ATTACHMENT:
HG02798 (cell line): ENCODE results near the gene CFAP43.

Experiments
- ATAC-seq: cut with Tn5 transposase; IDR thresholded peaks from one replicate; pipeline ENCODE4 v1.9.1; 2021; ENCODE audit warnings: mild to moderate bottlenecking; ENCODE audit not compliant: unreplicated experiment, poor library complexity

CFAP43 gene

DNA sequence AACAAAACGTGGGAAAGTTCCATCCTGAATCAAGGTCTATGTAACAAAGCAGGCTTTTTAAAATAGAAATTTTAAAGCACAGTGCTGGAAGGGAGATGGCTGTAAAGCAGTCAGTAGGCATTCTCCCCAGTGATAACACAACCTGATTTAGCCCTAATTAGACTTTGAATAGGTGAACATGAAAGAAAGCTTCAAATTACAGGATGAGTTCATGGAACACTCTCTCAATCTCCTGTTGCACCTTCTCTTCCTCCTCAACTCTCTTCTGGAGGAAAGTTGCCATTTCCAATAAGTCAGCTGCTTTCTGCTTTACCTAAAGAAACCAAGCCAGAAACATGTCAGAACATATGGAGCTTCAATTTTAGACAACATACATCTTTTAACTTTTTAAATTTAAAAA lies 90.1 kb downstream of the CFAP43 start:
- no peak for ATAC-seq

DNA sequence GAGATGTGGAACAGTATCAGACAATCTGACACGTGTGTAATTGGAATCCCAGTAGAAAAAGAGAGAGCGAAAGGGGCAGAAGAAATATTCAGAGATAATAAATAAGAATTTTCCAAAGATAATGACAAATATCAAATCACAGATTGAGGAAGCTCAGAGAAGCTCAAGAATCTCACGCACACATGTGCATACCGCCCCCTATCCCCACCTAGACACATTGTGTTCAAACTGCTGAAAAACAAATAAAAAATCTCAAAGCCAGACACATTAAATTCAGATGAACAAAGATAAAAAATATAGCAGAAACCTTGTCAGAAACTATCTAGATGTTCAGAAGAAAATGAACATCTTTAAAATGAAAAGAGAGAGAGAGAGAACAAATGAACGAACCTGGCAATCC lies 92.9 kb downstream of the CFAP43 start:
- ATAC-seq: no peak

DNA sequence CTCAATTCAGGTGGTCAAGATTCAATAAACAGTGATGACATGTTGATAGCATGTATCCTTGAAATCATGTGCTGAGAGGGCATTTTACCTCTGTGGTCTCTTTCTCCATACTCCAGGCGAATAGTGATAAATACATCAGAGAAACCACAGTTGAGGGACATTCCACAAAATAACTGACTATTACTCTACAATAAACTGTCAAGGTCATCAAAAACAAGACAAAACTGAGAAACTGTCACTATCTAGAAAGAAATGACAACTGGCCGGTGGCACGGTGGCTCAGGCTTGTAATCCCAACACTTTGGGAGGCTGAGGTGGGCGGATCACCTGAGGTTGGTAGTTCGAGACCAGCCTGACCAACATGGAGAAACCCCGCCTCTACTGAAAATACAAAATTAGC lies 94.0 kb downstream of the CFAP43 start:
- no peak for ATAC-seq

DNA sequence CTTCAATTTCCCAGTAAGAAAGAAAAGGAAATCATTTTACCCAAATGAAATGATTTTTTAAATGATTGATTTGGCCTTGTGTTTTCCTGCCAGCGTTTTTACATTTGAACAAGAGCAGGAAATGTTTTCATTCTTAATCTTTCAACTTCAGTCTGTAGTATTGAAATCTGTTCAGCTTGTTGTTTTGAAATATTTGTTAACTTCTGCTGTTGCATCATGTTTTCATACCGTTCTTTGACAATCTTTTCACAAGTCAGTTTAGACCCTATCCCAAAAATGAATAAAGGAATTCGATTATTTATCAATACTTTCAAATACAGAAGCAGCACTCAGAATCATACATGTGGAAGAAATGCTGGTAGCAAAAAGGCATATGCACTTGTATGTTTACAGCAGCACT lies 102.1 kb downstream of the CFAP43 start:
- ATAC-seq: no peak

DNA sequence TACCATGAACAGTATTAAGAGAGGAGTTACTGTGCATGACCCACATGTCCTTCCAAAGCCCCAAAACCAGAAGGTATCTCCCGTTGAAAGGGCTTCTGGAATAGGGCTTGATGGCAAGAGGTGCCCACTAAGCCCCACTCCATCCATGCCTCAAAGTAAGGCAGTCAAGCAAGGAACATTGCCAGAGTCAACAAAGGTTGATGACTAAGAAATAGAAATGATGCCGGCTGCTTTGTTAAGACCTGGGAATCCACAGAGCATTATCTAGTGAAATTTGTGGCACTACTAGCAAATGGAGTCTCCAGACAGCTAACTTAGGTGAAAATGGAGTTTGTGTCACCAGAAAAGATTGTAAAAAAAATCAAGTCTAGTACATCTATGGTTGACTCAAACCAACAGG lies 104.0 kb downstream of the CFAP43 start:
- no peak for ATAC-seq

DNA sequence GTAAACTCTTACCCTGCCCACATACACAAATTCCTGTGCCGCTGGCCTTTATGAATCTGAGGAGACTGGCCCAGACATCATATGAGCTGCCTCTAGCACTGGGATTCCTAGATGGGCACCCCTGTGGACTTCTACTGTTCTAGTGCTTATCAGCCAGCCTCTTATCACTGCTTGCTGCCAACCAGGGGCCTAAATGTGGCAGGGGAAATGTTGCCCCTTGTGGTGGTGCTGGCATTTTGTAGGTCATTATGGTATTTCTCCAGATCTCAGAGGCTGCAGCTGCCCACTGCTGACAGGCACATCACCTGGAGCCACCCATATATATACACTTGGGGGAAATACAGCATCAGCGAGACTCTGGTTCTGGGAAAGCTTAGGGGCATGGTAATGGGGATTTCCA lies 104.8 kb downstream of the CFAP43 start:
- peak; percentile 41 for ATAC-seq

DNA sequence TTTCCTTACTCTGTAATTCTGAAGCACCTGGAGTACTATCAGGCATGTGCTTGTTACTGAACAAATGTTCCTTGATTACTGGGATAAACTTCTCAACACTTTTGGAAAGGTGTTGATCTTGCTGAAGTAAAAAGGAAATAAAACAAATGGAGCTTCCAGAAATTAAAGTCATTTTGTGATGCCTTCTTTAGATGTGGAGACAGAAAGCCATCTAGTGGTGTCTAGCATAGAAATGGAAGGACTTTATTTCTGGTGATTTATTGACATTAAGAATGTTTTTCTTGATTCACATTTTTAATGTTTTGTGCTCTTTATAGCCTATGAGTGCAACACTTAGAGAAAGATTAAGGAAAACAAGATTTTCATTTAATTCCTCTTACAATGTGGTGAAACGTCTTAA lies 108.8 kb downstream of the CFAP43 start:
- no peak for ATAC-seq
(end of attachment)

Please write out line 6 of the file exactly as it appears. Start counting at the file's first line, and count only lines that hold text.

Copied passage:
- no peak for ATAC-seq